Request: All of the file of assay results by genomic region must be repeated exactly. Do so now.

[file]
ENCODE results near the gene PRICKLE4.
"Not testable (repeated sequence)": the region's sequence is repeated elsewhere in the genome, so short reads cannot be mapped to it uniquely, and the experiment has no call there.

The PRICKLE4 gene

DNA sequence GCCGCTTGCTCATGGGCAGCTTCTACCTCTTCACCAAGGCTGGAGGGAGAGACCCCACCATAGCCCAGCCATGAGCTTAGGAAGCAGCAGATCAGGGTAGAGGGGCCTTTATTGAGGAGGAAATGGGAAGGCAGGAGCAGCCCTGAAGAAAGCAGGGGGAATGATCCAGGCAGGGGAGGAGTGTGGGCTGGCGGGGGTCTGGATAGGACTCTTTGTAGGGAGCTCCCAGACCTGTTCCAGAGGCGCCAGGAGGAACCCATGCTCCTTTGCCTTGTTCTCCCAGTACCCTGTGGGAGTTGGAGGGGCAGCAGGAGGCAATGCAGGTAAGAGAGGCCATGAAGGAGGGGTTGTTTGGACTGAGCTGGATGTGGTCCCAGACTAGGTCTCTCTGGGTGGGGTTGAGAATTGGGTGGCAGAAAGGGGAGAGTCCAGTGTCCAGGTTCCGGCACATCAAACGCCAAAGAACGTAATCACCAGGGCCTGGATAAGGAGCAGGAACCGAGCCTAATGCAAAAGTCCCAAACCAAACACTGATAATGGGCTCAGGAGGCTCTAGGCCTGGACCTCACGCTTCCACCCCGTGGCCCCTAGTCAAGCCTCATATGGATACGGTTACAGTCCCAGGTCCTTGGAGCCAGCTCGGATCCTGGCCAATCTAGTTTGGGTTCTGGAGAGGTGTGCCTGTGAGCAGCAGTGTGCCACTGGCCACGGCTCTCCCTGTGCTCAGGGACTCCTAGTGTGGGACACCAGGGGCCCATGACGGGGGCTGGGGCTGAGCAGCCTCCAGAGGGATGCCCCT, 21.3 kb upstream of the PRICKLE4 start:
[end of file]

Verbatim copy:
ENCODE results near the gene PRICKLE4.
"Not testable (repeated sequence)": the region's sequence is repeated elsewhere in the genome, so short reads cannot be mapped to it uniquely, and the experiment has no call there.

The PRICKLE4 gene

DNA sequence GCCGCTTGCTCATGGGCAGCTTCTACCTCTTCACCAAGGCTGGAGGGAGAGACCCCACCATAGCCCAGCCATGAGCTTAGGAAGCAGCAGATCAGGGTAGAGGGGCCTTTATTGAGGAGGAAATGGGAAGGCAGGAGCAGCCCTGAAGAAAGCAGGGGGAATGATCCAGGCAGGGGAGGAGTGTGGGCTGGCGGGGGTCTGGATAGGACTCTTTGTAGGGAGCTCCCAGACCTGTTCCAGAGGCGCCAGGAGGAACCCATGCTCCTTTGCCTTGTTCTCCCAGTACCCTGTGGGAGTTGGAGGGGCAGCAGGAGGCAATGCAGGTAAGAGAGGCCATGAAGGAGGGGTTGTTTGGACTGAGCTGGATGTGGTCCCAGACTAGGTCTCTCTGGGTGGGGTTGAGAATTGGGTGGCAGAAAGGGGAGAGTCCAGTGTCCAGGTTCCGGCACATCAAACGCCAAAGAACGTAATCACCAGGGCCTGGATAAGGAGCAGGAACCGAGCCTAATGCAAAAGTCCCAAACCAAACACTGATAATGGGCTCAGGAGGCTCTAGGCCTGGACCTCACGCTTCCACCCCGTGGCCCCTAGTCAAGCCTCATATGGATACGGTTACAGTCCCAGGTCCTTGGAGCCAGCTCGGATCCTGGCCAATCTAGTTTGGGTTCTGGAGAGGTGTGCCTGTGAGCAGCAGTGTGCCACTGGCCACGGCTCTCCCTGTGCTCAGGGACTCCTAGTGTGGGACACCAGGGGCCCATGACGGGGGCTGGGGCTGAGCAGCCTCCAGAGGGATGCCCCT, 21.3 kb upstream of the PRICKLE4 start: